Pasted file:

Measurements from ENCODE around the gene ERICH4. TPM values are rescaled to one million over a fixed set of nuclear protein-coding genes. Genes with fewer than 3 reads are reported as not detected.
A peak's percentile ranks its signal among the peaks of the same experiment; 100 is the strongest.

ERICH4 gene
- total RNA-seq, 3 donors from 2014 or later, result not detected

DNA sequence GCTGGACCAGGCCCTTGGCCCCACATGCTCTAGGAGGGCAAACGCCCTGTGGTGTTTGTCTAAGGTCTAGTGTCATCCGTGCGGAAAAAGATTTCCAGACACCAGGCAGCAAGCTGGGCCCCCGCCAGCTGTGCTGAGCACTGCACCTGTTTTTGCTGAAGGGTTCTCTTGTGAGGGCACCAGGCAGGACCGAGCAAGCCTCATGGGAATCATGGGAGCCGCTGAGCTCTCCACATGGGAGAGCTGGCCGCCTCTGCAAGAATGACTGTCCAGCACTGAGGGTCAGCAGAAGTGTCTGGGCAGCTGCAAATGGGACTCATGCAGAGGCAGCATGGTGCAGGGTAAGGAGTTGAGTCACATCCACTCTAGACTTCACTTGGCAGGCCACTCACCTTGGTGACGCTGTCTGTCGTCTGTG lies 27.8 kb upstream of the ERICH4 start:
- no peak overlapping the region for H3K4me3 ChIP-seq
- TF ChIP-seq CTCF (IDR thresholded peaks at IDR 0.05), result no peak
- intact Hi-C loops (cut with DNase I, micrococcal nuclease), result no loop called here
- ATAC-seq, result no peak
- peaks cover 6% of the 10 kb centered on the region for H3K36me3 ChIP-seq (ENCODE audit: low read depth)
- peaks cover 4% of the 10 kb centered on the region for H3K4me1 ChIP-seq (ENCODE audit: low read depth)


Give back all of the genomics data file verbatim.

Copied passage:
Measurements from ENCODE around the gene ERICH4. TPM values are rescaled to one million over a fixed set of nuclear protein-coding genes. Genes with fewer than 3 reads are reported as not detected.
A peak's percentile ranks its signal among the peaks of the same experiment; 100 is the strongest.

ERICH4 gene
- total RNA-seq, 3 donors from 2014 or later, result not detected

DNA sequence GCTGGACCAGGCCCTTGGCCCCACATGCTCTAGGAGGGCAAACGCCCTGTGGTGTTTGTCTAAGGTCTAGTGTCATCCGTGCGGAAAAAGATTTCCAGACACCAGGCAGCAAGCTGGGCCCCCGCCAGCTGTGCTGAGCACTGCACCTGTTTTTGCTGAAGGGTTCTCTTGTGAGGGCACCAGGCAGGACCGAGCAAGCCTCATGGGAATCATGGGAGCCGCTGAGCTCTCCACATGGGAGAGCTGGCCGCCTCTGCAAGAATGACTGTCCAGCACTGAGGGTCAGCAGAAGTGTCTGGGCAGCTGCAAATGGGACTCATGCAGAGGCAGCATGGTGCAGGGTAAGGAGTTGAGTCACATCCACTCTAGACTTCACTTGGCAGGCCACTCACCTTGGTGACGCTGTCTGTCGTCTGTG lies 27.8 kb upstream of the ERICH4 start:
- no peak overlapping the region for H3K4me3 ChIP-seq
- TF ChIP-seq CTCF (IDR thresholded peaks at IDR 0.05), result no peak
- intact Hi-C loops (cut with DNase I, micrococcal nuclease), result no loop called here
- ATAC-seq, result no peak
- peaks cover 6% of the 10 kb centered on the region for H3K36me3 ChIP-seq (ENCODE audit: low read depth)
- peaks cover 4% of the 10 kb centered on the region for H3K4me1 ChIP-seq (ENCODE audit: low read depth)